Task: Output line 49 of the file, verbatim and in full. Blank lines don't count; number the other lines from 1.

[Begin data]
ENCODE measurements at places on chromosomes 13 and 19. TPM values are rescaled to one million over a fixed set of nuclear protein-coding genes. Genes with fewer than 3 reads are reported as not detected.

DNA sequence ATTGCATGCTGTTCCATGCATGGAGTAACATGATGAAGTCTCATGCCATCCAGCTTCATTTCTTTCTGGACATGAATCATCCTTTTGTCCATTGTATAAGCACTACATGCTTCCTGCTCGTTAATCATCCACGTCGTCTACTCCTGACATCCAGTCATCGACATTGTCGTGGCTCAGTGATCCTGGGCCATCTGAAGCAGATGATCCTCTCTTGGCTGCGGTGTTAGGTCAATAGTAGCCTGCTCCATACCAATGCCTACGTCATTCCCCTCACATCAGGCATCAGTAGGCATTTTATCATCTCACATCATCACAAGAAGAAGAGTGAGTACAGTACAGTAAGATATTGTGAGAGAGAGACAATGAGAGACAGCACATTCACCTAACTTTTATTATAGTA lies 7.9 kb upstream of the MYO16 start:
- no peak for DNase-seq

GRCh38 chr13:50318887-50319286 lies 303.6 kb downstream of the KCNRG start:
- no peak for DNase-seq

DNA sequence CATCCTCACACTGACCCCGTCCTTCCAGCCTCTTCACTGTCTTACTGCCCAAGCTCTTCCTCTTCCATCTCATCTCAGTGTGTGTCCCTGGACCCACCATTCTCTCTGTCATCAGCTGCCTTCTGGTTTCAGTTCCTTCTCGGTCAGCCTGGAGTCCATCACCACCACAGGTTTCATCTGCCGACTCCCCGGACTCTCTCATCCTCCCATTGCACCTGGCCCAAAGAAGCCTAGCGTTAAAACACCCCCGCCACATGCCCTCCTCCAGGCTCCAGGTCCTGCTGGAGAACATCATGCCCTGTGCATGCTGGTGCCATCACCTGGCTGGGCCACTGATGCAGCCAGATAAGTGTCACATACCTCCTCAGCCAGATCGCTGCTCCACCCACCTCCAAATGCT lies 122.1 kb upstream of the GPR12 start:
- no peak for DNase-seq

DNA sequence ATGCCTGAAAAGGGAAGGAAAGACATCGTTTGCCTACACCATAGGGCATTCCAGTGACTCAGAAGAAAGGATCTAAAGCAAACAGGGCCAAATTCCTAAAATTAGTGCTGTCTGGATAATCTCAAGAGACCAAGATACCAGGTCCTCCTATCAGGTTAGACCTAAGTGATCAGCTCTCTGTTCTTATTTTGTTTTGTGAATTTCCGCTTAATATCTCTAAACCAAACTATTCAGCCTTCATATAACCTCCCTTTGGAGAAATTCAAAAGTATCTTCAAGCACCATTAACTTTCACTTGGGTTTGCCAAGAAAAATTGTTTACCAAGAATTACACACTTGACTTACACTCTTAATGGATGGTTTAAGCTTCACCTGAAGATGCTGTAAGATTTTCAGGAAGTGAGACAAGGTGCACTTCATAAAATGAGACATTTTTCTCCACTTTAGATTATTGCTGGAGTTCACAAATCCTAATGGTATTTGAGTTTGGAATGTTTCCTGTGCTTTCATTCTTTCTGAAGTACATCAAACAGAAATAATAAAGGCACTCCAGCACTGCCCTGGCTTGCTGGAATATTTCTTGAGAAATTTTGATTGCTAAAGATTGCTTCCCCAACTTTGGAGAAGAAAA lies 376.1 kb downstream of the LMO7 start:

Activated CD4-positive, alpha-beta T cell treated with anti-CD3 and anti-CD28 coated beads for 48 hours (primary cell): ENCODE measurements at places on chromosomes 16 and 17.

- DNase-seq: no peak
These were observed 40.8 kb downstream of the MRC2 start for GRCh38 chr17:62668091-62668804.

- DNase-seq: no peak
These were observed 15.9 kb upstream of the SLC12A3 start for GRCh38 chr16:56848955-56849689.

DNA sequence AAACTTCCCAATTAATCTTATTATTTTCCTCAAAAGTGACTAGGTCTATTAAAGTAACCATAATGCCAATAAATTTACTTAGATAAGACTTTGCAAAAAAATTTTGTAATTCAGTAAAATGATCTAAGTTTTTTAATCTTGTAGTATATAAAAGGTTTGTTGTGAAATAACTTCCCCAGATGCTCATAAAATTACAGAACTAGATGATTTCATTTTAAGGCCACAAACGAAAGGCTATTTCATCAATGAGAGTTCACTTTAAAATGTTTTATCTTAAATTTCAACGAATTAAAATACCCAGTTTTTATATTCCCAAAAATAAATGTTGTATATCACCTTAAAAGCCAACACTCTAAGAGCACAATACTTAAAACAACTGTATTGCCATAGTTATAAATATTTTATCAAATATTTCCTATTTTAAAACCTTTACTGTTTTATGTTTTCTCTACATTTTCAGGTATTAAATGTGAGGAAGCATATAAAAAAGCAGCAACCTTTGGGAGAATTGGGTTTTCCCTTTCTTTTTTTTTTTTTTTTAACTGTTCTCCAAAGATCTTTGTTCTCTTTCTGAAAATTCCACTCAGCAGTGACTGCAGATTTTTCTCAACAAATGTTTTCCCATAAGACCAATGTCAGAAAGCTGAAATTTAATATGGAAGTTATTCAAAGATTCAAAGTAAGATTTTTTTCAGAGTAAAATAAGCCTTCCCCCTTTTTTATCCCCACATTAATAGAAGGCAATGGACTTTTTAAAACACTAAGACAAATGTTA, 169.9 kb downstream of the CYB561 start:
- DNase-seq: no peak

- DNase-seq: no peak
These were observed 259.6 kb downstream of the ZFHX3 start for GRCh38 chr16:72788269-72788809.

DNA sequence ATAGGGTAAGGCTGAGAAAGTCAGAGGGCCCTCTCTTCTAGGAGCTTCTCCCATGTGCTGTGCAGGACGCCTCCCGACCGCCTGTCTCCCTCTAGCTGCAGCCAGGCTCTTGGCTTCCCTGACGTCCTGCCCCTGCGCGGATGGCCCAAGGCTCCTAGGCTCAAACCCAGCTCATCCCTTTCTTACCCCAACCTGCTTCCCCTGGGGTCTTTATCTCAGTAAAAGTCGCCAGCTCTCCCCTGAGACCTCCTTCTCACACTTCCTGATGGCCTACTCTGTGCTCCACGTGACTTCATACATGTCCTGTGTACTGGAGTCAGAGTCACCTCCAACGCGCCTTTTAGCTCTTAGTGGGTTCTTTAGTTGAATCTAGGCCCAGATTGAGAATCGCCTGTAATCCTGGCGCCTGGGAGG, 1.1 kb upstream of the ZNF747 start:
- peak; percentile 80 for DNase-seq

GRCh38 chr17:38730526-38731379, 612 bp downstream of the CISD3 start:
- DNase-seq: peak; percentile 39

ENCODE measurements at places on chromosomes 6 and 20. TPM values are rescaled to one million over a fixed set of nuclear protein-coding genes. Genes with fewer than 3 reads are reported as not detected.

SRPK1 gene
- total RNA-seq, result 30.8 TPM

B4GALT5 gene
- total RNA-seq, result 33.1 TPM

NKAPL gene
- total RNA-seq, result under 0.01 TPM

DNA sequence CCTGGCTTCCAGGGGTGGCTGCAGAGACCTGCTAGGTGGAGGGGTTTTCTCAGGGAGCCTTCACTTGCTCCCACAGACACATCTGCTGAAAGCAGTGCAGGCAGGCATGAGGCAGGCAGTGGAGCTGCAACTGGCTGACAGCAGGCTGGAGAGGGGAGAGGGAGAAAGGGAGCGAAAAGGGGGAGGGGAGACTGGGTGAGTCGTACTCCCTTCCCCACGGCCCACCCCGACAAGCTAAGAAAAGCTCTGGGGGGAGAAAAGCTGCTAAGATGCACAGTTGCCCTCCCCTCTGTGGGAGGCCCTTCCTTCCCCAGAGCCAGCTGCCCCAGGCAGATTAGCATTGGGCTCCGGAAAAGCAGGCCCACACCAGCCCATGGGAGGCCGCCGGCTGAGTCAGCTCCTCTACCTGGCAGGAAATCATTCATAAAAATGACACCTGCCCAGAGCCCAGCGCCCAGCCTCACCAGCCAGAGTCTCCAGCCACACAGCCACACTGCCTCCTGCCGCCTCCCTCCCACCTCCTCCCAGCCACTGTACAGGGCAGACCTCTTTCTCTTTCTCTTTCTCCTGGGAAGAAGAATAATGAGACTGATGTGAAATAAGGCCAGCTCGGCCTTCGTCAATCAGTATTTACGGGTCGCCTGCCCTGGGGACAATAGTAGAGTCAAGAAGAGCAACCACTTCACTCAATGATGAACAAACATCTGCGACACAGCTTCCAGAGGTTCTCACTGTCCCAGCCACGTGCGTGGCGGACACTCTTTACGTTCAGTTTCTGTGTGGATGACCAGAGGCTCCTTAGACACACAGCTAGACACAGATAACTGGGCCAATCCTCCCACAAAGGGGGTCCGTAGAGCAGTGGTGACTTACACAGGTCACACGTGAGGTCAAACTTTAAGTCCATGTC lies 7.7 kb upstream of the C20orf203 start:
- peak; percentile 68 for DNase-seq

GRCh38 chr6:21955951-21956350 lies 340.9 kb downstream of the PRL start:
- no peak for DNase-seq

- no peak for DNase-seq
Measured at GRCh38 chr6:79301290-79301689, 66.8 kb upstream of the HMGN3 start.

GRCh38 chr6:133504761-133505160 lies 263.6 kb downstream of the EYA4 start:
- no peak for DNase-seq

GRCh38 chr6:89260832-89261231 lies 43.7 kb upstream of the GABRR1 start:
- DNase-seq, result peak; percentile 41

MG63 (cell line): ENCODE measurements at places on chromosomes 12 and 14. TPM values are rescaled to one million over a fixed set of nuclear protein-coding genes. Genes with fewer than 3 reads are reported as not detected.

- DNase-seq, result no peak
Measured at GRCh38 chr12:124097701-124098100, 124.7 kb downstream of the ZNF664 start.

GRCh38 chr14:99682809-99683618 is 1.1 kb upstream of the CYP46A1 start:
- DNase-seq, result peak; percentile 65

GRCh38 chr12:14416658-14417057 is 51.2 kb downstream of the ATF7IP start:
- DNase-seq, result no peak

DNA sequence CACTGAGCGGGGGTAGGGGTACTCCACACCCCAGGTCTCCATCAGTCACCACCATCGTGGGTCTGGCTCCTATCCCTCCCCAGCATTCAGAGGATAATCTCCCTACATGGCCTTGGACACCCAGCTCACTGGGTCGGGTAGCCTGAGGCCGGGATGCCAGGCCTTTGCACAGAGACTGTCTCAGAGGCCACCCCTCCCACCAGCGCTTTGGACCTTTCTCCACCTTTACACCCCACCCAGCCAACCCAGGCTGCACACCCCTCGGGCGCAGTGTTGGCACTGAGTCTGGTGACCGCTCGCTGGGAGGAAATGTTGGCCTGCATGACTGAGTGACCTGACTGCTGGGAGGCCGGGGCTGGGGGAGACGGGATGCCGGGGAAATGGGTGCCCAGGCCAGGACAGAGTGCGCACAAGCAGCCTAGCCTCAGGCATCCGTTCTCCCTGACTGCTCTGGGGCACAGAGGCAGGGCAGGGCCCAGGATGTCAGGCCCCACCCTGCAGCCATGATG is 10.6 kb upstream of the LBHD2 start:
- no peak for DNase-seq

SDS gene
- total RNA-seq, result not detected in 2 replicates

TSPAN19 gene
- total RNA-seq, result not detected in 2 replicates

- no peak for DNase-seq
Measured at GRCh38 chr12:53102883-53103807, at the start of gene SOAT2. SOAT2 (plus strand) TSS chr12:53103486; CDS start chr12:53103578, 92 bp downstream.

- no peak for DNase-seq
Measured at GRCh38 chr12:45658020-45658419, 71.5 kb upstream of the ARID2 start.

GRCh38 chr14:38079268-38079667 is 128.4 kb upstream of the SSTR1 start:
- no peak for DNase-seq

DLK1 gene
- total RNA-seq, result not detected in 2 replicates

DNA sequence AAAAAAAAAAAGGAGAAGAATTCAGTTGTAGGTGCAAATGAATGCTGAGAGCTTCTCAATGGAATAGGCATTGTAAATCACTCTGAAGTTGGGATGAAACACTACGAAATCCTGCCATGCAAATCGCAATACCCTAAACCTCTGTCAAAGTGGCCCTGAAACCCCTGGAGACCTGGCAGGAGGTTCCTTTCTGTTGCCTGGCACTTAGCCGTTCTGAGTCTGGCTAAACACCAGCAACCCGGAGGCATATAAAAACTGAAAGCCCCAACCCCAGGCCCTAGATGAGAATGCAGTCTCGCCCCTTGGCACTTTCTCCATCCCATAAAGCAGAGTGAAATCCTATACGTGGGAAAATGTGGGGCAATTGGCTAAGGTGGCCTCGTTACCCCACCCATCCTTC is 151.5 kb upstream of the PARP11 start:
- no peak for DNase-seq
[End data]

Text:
- total RNA-seq, result not detected in 2 replicates